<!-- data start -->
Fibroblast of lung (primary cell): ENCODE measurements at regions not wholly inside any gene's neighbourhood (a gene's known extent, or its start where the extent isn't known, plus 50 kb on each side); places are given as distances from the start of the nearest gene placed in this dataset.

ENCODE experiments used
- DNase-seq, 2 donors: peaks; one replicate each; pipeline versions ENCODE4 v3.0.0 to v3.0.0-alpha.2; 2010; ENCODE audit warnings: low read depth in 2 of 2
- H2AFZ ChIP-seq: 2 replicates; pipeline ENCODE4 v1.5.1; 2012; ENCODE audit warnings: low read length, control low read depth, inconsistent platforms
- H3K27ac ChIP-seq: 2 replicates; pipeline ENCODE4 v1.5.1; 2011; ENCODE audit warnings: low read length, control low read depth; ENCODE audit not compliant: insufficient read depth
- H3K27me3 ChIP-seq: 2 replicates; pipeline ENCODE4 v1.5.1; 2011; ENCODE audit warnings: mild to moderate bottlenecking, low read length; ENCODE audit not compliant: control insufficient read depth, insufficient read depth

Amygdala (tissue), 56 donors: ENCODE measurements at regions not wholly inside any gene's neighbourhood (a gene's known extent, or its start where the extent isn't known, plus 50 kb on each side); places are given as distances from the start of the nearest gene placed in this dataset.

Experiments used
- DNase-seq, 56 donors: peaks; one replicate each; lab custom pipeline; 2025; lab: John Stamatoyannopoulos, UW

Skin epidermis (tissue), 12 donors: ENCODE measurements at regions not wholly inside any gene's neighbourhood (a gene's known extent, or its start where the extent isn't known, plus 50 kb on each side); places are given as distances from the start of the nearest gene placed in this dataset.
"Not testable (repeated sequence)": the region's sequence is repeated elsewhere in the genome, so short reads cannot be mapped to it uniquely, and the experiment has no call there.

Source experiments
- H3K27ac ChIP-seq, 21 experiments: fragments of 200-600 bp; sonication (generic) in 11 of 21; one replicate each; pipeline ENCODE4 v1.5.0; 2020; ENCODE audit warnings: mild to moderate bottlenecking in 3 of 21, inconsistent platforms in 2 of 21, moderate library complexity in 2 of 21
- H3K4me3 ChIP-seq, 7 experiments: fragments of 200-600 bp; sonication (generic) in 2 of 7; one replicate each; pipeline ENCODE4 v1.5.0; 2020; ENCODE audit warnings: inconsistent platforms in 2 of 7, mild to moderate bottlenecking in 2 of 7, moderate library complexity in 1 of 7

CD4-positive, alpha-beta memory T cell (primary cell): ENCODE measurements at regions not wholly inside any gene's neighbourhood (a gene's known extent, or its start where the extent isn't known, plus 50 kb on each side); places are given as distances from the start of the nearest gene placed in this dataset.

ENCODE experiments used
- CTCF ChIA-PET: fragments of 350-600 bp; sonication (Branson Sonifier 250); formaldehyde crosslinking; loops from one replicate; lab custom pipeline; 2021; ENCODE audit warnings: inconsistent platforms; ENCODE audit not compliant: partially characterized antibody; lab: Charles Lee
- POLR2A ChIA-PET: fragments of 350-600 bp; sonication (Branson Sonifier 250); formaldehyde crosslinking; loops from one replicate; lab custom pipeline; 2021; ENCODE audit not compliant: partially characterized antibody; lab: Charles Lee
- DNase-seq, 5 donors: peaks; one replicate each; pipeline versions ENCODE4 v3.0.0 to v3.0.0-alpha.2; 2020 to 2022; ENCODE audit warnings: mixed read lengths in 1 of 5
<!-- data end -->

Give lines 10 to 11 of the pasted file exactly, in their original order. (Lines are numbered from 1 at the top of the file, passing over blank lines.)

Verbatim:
Skin epidermis (tissue), 12 donors: ENCODE measurements at regions not wholly inside any gene's neighbourhood (a gene's known extent, or its start where the extent isn't known, plus 50 kb on each side); places are given as distances from the start of the nearest gene placed in this dataset.
"Not testable (repeated sequence)": the region's sequence is repeated elsewhere in the genome, so short reads cannot be mapped to it uniquely, and the experiment has no call there.